All suspected unexpected serious adverse reactions (SUSARs) that are believed to be due to the trial treatment will be reported as soon as possible within one working day of the clinician becoming aware of the event by phoning the study helpline or by emailing email@example.com. A SUSAR report form will be completed as fully as possible and sent, via fax, to the Chief Investigator and the sponsor (North Staffordshire Combined Healthcare Trust Research and Development). On this form the patient will be identified by a unique identifying number consisting of the trial identification number (ISRCTN) followed by the number the patient was allocated at randomization. The SUSAR form will be filed in the trial master file and in the case record form. A SUSAR follow-up form will be completed as soon as possible within five days of the event and submitted via fax to the coordinating center and sponsor. This will also be filed in the trial master file and the case record form. Unless the event has resolved or a decision has been taken that no further follow-up is required, further follow-up forms will be completed, faxed and filed as outlined above until the event has resolved. Relevant details of the SUSAR and its follow-up will also be recorded in the patient’s medical notes. The sponsor will inform the licensing authority, the competent authorities of any member state in which the trial is being conducted, and the relevant Research Ethics Committee (West Midlands – Staffordshire Research Ethics Committee, Barlow House, 3rd Floor, 4 Minshull Street, Manchester, M1 3DZ, Fax 01785 254 640) of the SUSAR as soon as possible, and no later than seven days after first becoming aware of the event. The sponsor will provide details of follow-up reports and resolution. The sponsor will also inform all the principal investigators of the trial of the SUSAR. At the end of each year from the start of the trial the sponsor will provide the licensing authority (Medicines and Healthcare products Regulatory Authority, UK) with a list of all SUSARs relating to the trial during that year and any other relevant new information relating to the investigational product which may affect the conduct of this trial.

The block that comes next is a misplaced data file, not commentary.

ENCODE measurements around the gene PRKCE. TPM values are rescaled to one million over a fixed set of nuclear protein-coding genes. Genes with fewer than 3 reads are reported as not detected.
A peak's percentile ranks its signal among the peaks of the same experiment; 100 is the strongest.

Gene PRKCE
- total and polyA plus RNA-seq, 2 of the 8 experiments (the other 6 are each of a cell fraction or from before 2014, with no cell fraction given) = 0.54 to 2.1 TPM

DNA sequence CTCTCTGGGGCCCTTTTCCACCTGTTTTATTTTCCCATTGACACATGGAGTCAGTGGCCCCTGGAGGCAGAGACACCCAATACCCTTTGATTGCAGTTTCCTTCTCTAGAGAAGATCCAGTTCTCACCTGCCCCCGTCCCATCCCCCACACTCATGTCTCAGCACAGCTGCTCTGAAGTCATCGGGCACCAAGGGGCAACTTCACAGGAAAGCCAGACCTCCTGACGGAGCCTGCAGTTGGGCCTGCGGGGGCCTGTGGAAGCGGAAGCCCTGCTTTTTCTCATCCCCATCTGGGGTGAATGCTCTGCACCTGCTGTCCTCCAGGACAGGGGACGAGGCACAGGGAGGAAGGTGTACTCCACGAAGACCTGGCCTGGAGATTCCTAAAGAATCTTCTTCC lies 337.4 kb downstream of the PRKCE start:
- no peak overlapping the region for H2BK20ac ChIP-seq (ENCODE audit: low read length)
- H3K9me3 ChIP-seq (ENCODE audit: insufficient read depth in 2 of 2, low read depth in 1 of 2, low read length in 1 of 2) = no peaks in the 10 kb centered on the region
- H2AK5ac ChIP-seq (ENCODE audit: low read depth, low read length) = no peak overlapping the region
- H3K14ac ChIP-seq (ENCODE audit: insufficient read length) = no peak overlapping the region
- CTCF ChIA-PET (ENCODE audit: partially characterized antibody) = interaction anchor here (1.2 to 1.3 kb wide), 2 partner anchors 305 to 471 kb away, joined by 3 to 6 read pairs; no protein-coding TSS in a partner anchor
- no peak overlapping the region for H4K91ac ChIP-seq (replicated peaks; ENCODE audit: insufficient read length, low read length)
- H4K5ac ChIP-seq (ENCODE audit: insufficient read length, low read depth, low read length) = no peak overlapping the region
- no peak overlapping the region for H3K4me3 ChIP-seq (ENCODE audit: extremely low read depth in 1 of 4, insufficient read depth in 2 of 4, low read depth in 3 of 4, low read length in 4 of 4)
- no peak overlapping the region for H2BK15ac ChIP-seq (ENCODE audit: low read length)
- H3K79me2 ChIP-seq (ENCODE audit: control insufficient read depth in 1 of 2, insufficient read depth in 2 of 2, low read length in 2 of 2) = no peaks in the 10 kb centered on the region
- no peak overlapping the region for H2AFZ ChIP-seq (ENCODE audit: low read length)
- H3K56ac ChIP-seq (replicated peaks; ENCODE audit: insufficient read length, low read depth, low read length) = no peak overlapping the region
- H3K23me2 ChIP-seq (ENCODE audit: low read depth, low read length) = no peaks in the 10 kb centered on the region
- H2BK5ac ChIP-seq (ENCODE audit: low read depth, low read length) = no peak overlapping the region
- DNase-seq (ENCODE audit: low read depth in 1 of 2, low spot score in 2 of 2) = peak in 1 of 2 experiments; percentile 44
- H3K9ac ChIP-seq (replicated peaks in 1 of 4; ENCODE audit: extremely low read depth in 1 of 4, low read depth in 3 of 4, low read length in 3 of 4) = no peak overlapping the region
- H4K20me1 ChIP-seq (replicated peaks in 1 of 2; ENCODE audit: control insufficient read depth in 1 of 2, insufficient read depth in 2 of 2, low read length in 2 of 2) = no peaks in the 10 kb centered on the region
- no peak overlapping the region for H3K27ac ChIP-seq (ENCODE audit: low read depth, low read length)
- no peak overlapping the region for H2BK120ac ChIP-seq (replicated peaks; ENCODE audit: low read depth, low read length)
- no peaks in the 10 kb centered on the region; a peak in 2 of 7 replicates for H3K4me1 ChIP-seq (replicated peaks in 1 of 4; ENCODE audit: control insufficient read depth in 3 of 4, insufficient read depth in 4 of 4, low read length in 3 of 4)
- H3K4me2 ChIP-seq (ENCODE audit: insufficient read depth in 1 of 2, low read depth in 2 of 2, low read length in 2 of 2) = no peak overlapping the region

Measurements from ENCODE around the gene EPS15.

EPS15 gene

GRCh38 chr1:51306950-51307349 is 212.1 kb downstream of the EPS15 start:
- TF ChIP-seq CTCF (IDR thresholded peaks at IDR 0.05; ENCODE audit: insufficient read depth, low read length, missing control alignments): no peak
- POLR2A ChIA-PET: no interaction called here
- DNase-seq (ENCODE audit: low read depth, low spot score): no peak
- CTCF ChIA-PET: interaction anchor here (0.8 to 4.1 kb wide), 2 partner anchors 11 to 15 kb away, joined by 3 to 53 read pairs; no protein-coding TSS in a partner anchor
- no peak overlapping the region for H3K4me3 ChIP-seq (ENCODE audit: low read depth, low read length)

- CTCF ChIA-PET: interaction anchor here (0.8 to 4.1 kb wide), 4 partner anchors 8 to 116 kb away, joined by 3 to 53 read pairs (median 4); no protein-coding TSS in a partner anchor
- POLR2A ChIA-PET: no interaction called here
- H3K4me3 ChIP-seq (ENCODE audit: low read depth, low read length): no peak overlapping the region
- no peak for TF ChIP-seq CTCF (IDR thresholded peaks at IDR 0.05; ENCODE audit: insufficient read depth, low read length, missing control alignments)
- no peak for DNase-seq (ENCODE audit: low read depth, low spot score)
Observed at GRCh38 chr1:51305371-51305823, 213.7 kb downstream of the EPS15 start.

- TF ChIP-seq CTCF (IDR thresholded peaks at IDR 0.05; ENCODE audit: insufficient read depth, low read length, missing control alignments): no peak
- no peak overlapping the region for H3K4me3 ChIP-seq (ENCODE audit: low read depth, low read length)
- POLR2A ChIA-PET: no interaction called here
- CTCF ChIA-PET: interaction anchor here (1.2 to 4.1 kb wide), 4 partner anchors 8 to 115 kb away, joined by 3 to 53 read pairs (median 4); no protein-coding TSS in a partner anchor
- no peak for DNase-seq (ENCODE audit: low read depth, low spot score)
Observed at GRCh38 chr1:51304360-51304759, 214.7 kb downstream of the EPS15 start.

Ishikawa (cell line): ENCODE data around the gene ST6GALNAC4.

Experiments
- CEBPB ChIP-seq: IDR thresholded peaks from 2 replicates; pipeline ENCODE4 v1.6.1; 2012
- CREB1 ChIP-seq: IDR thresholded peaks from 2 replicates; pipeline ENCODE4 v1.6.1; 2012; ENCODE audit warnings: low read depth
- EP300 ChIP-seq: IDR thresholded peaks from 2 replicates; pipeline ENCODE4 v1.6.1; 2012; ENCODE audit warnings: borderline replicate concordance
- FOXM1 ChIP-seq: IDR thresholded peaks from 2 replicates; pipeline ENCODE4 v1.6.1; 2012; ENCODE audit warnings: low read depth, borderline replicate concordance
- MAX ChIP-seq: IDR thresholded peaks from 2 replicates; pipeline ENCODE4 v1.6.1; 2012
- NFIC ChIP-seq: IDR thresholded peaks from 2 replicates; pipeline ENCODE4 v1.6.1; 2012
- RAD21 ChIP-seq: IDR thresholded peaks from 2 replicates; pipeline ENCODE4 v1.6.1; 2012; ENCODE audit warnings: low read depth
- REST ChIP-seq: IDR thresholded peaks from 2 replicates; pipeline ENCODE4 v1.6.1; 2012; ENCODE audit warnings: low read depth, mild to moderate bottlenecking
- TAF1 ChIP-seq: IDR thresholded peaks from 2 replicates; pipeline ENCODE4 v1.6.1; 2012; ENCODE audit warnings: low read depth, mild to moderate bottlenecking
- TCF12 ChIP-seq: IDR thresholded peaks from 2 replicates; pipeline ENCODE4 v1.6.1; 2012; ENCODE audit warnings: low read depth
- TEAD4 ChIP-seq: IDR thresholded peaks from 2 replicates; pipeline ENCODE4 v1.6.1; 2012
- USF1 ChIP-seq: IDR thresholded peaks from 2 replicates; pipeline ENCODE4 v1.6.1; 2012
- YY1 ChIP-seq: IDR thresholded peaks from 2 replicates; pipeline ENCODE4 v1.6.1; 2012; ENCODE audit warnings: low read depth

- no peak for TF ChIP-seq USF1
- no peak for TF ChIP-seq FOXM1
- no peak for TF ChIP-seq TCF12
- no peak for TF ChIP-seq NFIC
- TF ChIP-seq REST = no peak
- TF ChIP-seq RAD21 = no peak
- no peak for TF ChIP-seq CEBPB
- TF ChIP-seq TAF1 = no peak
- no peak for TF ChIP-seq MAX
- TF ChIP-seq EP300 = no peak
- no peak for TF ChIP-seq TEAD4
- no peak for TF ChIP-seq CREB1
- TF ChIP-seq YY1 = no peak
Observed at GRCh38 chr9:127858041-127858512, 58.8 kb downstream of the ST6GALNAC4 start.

Data will be stored and analyzed in accordance with national data legislation. Personalized data (address, telephone number, email and fax) will be kept in the trial office and as electronic copies within each of the centers and at the coordinating center to allow patients to be contacted for follow-up, and to allow data checks and validation. For all other purposes patient identifiable data will be converted to an alphanumeric code, using a specific code number for each patient.